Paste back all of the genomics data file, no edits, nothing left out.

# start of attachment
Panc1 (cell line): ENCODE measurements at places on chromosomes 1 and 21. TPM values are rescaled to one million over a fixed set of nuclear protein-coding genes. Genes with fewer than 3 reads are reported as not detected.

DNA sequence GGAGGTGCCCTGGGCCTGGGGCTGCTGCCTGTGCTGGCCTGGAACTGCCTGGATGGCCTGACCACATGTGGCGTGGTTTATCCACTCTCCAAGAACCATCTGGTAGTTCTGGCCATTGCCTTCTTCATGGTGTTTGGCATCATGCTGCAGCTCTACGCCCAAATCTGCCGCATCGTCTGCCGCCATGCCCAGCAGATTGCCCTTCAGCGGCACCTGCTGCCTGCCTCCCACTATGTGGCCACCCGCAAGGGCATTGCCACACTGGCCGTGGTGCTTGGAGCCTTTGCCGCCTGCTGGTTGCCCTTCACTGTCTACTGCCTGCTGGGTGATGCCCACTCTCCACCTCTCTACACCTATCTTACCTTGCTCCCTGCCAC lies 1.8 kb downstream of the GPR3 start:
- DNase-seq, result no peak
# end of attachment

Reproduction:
Panc1 (cell line): ENCODE measurements at places on chromosomes 1 and 21. TPM values are rescaled to one million over a fixed set of nuclear protein-coding genes. Genes with fewer than 3 reads are reported as not detected.

DNA sequence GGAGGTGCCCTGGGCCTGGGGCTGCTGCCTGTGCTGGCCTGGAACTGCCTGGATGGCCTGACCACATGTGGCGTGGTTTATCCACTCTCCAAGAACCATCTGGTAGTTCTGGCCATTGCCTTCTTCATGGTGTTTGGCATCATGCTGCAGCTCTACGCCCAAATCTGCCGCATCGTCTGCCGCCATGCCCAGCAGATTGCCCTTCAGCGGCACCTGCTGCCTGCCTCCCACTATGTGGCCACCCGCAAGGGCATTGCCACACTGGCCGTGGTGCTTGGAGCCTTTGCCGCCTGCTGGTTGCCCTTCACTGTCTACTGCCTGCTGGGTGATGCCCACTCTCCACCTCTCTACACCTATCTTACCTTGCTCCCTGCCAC lies 1.8 kb downstream of the GPR3 start:
- DNase-seq, result no peak